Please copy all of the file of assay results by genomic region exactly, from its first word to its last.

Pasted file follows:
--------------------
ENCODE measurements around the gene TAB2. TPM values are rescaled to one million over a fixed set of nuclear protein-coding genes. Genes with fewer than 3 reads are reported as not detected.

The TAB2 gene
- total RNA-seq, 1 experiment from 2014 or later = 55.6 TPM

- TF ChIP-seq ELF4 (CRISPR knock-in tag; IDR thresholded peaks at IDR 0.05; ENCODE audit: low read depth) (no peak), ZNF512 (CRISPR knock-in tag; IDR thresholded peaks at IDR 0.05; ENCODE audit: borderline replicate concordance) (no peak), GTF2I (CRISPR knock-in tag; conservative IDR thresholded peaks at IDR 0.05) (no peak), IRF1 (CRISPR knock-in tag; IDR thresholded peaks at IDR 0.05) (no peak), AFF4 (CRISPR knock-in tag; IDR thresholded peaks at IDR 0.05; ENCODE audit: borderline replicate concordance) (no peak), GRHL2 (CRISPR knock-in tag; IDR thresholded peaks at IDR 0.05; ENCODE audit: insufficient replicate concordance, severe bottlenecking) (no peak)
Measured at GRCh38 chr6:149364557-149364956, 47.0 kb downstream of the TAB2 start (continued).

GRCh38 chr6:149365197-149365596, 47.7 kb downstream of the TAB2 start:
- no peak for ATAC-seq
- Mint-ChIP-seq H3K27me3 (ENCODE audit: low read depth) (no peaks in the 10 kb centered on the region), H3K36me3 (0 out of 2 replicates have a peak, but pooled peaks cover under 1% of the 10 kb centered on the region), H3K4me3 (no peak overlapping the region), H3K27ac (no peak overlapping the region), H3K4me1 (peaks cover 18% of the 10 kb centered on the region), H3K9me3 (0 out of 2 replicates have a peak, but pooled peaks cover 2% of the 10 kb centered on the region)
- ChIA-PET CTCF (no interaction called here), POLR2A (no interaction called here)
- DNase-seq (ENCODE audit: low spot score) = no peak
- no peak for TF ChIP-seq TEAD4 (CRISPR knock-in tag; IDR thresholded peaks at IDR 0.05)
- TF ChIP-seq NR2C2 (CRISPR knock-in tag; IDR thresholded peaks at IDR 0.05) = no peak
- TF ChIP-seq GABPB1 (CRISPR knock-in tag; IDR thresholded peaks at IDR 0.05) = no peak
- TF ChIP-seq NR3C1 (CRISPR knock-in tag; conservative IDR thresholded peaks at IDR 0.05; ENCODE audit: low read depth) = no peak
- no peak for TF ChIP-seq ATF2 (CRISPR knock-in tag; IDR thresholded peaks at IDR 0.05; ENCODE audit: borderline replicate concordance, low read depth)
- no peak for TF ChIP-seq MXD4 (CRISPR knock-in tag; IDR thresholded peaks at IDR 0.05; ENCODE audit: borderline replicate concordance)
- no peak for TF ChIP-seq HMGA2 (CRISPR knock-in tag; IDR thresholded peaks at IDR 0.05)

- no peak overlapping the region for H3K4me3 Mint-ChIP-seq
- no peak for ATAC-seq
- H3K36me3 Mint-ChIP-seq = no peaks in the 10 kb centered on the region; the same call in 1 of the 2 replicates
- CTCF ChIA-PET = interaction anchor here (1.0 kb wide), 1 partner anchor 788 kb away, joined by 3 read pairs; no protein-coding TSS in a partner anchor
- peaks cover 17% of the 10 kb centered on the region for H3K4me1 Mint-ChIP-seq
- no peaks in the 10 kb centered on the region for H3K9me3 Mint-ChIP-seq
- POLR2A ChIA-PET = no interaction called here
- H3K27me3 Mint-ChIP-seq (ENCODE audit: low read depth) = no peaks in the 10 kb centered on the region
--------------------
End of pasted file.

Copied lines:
ENCODE measurements around the gene TAB2. TPM values are rescaled to one million over a fixed set of nuclear protein-coding genes. Genes with fewer than 3 reads are reported as not detected.

The TAB2 gene
- total RNA-seq, 1 experiment from 2014 or later = 55.6 TPM

- TF ChIP-seq ELF4 (CRISPR knock-in tag; IDR thresholded peaks at IDR 0.05; ENCODE audit: low read depth) (no peak), ZNF512 (CRISPR knock-in tag; IDR thresholded peaks at IDR 0.05; ENCODE audit: borderline replicate concordance) (no peak), GTF2I (CRISPR knock-in tag; conservative IDR thresholded peaks at IDR 0.05) (no peak), IRF1 (CRISPR knock-in tag; IDR thresholded peaks at IDR 0.05) (no peak), AFF4 (CRISPR knock-in tag; IDR thresholded peaks at IDR 0.05; ENCODE audit: borderline replicate concordance) (no peak), GRHL2 (CRISPR knock-in tag; IDR thresholded peaks at IDR 0.05; ENCODE audit: insufficient replicate concordance, severe bottlenecking) (no peak)
Measured at GRCh38 chr6:149364557-149364956, 47.0 kb downstream of the TAB2 start (continued).

GRCh38 chr6:149365197-149365596, 47.7 kb downstream of the TAB2 start:
- no peak for ATAC-seq
- Mint-ChIP-seq H3K27me3 (ENCODE audit: low read depth) (no peaks in the 10 kb centered on the region), H3K36me3 (0 out of 2 replicates have a peak, but pooled peaks cover under 1% of the 10 kb centered on the region), H3K4me3 (no peak overlapping the region), H3K27ac (no peak overlapping the region), H3K4me1 (peaks cover 18% of the 10 kb centered on the region), H3K9me3 (0 out of 2 replicates have a peak, but pooled peaks cover 2% of the 10 kb centered on the region)
- ChIA-PET CTCF (no interaction called here), POLR2A (no interaction called here)
- DNase-seq (ENCODE audit: low spot score) = no peak
- no peak for TF ChIP-seq TEAD4 (CRISPR knock-in tag; IDR thresholded peaks at IDR 0.05)
- TF ChIP-seq NR2C2 (CRISPR knock-in tag; IDR thresholded peaks at IDR 0.05) = no peak
- TF ChIP-seq GABPB1 (CRISPR knock-in tag; IDR thresholded peaks at IDR 0.05) = no peak
- TF ChIP-seq NR3C1 (CRISPR knock-in tag; conservative IDR thresholded peaks at IDR 0.05; ENCODE audit: low read depth) = no peak
- no peak for TF ChIP-seq ATF2 (CRISPR knock-in tag; IDR thresholded peaks at IDR 0.05; ENCODE audit: borderline replicate concordance, low read depth)
- no peak for TF ChIP-seq MXD4 (CRISPR knock-in tag; IDR thresholded peaks at IDR 0.05; ENCODE audit: borderline replicate concordance)
- no peak for TF ChIP-seq HMGA2 (CRISPR knock-in tag; IDR thresholded peaks at IDR 0.05)

- no peak overlapping the region for H3K4me3 Mint-ChIP-seq
- no peak for ATAC-seq
- H3K36me3 Mint-ChIP-seq = no peaks in the 10 kb centered on the region; the same call in 1 of the 2 replicates
- CTCF ChIA-PET = interaction anchor here (1.0 kb wide), 1 partner anchor 788 kb away, joined by 3 read pairs; no protein-coding TSS in a partner anchor
- peaks cover 17% of the 10 kb centered on the region for H3K4me1 Mint-ChIP-seq
- no peaks in the 10 kb centered on the region for H3K9me3 Mint-ChIP-seq
- POLR2A ChIA-PET = no interaction called here
- H3K27me3 Mint-ChIP-seq (ENCODE audit: low read depth) = no peaks in the 10 kb centered on the region